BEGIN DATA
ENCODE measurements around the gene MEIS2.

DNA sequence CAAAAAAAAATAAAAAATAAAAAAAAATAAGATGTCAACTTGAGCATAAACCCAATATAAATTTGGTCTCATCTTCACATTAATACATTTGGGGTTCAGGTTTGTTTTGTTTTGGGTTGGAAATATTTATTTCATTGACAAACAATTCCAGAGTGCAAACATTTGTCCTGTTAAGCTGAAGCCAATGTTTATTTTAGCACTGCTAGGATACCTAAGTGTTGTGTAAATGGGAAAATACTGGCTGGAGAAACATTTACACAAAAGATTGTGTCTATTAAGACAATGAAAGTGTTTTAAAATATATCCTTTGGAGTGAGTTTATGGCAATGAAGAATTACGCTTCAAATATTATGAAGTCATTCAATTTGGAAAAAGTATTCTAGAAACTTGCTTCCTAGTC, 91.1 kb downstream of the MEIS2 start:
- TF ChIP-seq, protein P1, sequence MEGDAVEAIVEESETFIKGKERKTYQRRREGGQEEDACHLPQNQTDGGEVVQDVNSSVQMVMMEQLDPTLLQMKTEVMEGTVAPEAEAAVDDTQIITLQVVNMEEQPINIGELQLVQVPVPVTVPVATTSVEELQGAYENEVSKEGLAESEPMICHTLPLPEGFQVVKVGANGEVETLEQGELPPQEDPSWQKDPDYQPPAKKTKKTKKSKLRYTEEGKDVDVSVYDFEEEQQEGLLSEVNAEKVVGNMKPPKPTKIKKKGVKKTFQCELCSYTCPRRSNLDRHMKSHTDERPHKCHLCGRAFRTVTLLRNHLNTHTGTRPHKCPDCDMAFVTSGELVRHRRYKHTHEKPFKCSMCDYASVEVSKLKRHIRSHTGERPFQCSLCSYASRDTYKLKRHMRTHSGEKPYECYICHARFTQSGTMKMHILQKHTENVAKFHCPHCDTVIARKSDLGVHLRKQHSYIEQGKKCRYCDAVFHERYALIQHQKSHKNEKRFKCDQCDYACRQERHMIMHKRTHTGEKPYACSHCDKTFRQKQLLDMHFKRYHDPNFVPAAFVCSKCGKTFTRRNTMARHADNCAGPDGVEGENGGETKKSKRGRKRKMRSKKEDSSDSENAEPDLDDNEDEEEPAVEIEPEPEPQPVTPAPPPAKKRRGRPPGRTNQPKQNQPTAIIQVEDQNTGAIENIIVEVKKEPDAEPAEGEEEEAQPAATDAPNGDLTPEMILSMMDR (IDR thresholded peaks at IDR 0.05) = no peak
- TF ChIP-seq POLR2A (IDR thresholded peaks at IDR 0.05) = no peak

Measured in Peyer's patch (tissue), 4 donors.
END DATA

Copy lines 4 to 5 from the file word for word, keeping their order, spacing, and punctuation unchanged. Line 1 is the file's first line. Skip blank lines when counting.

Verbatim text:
- TF ChIP-seq POLR2A (IDR thresholded peaks at IDR 0.05) = no peak

Measured in Peyer's patch (tissue), 4 donors.